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Pedro Monque

Pedro Monque is a doctoral student in philosophy at The Graduate Center, CUNY. Prior to starting there, he worked for a year as a Bilingual Resource Specialist for the Madison Metropolitan School District. Pedro was born and raised in Puerto Ordaz, Venezuela, and is interested in non-formal and popular education in Latin America. Lately, he has been pondering how education should respond to concerns about the future (e.g. narratives of national reconstruction) and the past (e.g. histories of marginalization, colonial occupation of indigenous land). Pedro enjoys hiking, playing music, biking and rollerblading.


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Emma Prendergast

Emma Prendergast is a PhD student in philosophy at the University of Wisconsin–Madison. She received a BA in philosophy at Millikin University in 2014 and an MA in philosophy at the University of Wisconsin–Madison in 2017. Emma's research and teaching interests include moral and political philosophy, meta-ethics, feminist philosophy, and sexual ethics. She also enjoys cycling, cooking, writing music, and spending time with family and friends.


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Ellis Reid

Ellis Reid is a doctoral student in Education at the Harvard Graduate School of Education. His research interests are in civic education and educational justice, especially their intersection with issues of race. Previously, Ellis was the Associate Director of a college-access program and taught at an independent high school in the San Francisco Bay Area. He holds a BA in Political Science from Stanford University.


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Lindsey Schwartz

Lindsey is a PhD candidate in the philosophy department at University of Wisconsin–Madison. Her primary areas of interest are social and political philosophy and philosophy of law, though she is also drawn to issues in moral education, the ethics of technology, and philosophy of mind. She shares her home in Madison with a human, a dog, and two cats. Interests in television and movies help get her through the winters, but when the weather is nice, she'll use any excuse she can to be outside.


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Lisa Sibbett

I am a PhD candidate in social studies education at the University of Washington. Philosophically, my work attempts to bridge the divide between approaches to education that prioritize a liberal ethic of critical thinking, and those that prioritize a radical ethic of critical pedagogy. Toward this end, I recently completed data collection for my dissertation investigating how social studies teachers interpret and respond to the substance of privileged students' ideas about the social world when facilitating classroom discussions of injustice. Another ongoing set of writing projects explores the uses of intersectionality in educational research. I got married in February, and I am a practicing Buddhist.


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Spencer Smith

Spencer is a doctoral student at The Ohio State University where he studies philosophy of education and teaches professional ethics to pre-service teachers. He taught in Detroit with Teach for America after completing a BA in English in 2013. Spencer is currently interested in thinking about how education effects identity development and how teachers can leverage narrative to aid students in developing their own identities. Spencer is working on an analysis of No Excuses charter schools using relational justice as a framework. In his non-academic time, Spencer is a co-founder and vice president of Smith Brain Connections.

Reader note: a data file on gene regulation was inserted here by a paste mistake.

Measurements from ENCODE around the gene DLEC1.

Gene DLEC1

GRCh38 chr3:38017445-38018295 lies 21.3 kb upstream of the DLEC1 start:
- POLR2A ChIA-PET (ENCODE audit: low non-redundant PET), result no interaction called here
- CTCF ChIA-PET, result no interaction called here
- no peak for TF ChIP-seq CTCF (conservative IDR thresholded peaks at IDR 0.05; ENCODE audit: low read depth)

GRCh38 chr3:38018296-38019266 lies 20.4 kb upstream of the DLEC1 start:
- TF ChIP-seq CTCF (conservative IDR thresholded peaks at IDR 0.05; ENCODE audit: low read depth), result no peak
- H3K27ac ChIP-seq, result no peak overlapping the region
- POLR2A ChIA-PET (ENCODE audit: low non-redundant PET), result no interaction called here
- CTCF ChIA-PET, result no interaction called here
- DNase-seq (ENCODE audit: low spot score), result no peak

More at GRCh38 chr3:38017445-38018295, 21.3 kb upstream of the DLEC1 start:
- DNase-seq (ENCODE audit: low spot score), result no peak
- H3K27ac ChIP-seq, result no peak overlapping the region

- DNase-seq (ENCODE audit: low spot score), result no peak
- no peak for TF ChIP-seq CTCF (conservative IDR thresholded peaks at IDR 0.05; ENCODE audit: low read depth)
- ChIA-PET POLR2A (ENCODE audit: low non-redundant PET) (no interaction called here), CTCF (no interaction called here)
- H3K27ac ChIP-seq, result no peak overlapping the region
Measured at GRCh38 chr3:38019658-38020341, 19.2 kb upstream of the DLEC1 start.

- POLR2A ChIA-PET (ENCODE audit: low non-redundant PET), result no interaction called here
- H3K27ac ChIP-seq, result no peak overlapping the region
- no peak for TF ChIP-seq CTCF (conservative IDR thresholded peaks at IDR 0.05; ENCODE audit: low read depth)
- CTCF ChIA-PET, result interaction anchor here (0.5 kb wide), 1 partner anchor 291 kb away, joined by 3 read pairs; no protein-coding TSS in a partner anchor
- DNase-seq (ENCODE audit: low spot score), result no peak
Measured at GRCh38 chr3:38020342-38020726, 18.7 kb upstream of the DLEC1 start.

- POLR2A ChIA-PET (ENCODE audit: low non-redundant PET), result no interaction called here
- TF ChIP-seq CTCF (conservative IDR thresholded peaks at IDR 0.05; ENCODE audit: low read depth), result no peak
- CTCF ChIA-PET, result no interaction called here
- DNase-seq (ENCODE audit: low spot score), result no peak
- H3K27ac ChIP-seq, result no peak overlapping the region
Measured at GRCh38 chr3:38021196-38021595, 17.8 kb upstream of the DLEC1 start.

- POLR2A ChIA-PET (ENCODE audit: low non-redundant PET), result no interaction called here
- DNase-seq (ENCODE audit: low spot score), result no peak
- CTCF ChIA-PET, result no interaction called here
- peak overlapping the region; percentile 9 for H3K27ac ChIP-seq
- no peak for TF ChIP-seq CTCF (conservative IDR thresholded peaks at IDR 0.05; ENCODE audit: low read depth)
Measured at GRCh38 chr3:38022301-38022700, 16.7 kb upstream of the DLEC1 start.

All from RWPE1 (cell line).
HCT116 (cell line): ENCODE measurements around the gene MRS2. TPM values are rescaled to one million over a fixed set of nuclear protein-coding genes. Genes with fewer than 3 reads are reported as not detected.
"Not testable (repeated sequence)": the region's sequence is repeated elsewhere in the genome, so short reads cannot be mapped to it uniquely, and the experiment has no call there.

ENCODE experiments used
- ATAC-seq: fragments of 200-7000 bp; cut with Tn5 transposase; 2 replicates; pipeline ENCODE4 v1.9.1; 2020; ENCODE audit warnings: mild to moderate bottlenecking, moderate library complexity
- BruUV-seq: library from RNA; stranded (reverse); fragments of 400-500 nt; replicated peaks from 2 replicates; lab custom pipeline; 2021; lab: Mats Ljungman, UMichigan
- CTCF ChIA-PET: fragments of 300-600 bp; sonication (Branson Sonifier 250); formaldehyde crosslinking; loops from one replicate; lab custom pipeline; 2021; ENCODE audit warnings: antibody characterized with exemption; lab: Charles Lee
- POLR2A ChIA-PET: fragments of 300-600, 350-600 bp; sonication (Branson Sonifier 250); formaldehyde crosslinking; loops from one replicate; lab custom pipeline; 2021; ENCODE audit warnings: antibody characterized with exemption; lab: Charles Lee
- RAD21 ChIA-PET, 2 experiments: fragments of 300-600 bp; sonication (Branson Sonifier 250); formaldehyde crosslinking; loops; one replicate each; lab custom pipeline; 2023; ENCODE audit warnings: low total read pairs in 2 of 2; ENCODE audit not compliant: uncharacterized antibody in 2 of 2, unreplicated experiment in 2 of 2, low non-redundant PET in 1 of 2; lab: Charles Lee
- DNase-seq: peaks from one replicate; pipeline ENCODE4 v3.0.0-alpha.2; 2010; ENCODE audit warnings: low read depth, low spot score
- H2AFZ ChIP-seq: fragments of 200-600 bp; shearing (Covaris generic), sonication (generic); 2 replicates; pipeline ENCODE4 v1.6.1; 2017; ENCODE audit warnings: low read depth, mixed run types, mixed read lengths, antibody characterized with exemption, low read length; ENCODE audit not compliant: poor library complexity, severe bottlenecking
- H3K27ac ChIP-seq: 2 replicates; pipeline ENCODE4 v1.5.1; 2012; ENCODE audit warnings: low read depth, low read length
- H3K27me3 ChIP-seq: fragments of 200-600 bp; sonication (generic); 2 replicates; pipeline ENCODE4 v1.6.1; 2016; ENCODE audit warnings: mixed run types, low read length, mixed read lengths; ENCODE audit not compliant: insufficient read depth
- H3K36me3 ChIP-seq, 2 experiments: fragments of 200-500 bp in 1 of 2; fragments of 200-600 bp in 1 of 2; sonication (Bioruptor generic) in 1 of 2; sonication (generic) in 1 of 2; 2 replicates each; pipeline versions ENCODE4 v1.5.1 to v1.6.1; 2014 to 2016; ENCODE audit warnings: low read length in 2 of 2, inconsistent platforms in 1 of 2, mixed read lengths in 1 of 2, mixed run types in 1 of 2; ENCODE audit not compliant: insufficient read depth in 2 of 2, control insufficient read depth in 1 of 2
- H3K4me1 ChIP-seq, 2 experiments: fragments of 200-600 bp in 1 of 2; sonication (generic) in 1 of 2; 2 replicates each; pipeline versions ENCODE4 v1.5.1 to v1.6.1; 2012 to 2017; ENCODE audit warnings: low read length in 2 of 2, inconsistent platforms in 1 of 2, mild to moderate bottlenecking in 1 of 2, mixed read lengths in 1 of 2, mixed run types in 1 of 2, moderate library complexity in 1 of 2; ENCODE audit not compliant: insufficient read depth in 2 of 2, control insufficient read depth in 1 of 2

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Elizabeth Southgate

I am currently a 3rd year graduate student in Philosophy at Cornell University. I primarily work in Ethics, particularly in Meta-ethics and Moral Epistemology, but I also have interests in Political Philosophy, Philosophy of Education, and Applied Ethics more generally. Before studying at Cornell, I earned my undergraduate degree (MA(Hons)) and a M.Sc. both in Philosophy, both from the University of Glasgow. When I’m not studying, I love to be outside! I am an avid rock climber and mountaineer. I also play the ‘cello and practice yoga if the weather is too bad to be in the mountains.


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Nick Tanchuk

Nick Tanchuk is a PhD candidate in the Philosophy and Education program at Teachers College, Columbia University. Nick’s dissertation defends an egalitarian account of social justice grounded in the value of learning. Prior to coming to Columbia University, Nick earned an MA in Philosophy at the University of Manitoba and has taught a variety of subjects in public schools in Winnipeg, Canada. Nick is also the co-founder of a Summer Indigenous Math Leadership program at the University of Winnipeg and has over a decade of experience working on grassroots social justice projects in a variety of roles.


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Kirsten Welch

Kirsten Welch is a doctoral student in the Philosophy and Education program at Columbia University, Teachers College. She previously earned a B.A. from Baylor University and an M.A. in Philosophy from Western Michigan University, and she also spent two years teaching elementary and middle grades at Great Hearts Academies, a classical charter school network. Her current interests lie in the areas of education for moral and intellectual virtue, classical and liberal arts models of education, and the relationship of these topics to educational policy.